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When the Pattersons were approached by a nearby landowner in 2021 about purchasing 250 acres with a 550-foot pond, they went to town to make sure a campground would be allowed in the area. Michael Patterson said they were told it was allowed, so they bought the land and started working on the plans.

Those plans have not been well received by members of the Sand Pond Association, which has 75 members who live within a mile of the pond. Many members have multi-generational ties to the area’s seasonal camps, and all support the moratorium, said board chairman Brian Dumont.

“Glamping is a high-profit, high-impact, high-impact business. It poses a significant risk to the public,” he said. “This is why the moratorium is necessary, so that (the regulation) can be carefully redesigned to meet the current demands of what glamping has become.”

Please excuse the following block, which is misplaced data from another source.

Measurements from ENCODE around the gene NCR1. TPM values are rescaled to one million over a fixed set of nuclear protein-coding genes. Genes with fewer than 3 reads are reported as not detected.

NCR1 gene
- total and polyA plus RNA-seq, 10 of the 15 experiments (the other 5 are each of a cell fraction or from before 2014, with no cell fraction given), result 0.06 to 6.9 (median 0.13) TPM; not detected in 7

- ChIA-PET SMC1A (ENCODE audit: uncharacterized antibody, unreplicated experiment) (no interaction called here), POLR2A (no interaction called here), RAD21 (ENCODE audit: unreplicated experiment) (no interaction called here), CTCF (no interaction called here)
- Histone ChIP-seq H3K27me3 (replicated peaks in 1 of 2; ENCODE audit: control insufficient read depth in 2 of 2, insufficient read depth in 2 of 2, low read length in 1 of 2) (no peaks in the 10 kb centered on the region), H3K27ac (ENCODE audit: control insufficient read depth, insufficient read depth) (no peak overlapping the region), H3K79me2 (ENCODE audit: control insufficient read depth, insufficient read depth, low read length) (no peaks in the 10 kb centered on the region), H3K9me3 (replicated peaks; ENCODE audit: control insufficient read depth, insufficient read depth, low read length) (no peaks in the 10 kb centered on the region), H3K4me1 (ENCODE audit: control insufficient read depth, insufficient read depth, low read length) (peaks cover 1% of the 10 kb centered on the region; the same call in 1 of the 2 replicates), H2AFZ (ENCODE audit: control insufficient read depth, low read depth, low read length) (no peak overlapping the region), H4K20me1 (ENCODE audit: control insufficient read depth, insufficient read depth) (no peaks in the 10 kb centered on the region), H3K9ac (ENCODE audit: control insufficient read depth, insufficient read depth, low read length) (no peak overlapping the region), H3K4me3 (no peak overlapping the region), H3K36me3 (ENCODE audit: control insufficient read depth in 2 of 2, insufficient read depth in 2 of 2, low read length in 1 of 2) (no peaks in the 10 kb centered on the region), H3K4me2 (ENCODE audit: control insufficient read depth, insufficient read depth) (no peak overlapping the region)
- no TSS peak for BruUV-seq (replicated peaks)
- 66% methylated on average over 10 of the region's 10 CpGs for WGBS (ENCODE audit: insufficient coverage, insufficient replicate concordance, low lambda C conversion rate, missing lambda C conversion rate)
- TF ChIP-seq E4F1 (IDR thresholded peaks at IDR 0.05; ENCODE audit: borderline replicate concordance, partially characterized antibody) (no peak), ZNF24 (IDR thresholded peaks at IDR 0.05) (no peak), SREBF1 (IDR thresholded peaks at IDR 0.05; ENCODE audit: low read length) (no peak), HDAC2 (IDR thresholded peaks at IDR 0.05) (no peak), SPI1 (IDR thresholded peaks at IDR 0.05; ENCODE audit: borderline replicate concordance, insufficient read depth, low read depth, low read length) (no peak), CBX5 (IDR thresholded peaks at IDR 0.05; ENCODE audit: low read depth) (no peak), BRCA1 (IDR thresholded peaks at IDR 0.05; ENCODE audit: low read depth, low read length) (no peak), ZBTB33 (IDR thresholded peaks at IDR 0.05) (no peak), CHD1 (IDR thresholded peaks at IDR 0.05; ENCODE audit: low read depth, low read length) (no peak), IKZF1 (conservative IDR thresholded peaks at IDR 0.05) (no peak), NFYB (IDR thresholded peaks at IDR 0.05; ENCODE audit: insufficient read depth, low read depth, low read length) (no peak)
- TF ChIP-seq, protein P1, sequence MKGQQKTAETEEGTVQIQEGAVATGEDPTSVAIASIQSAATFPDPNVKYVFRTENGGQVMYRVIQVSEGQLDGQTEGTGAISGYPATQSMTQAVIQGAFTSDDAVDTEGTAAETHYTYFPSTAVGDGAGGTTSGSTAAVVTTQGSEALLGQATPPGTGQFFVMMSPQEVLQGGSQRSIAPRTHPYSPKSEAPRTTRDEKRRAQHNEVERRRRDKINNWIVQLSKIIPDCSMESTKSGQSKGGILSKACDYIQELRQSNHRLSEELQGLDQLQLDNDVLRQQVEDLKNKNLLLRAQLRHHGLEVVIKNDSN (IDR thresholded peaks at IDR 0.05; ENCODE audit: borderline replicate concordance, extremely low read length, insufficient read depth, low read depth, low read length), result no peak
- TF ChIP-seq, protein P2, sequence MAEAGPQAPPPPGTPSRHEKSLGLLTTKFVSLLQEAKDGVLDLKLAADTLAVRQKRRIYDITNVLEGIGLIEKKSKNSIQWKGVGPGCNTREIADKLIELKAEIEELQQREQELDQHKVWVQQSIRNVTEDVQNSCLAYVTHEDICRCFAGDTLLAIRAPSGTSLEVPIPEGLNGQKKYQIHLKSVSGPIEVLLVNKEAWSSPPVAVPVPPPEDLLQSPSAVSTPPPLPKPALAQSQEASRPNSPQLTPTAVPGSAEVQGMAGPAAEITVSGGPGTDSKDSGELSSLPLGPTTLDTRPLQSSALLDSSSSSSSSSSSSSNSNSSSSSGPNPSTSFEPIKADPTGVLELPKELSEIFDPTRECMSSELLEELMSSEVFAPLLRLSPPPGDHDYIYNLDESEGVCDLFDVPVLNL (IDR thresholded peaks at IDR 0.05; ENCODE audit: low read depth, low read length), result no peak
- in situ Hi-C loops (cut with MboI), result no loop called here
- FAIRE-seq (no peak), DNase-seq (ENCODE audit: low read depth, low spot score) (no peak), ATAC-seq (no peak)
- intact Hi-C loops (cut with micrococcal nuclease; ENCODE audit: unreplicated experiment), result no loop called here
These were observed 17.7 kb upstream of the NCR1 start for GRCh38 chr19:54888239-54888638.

Dumont said he and other neighbors are concerned about the impact of putting a campsite in the middle of an existing rural neighborhood. During the public hearing this month, neighbors told council members they had concerns about privacy and the fact that RVs were parked close to their properties. They also said they are concerned about the ecological impact of more people on Sand Pond.

“It’s very intrusive to the neighborhood,” Dumont said.

Michael Patterson said the state Department of Environmental Protection has indicated it has no concerns about its plans for the property and will likely issue the permits necessary for the project to proceed.

He and his wife say they will work with the city to address concerns about year-round use of the campground and are in favor of limiting how long people can stay there.

The Pattersons say they are also prepared to install fences and shrubs to shield adjacent properties from the campground.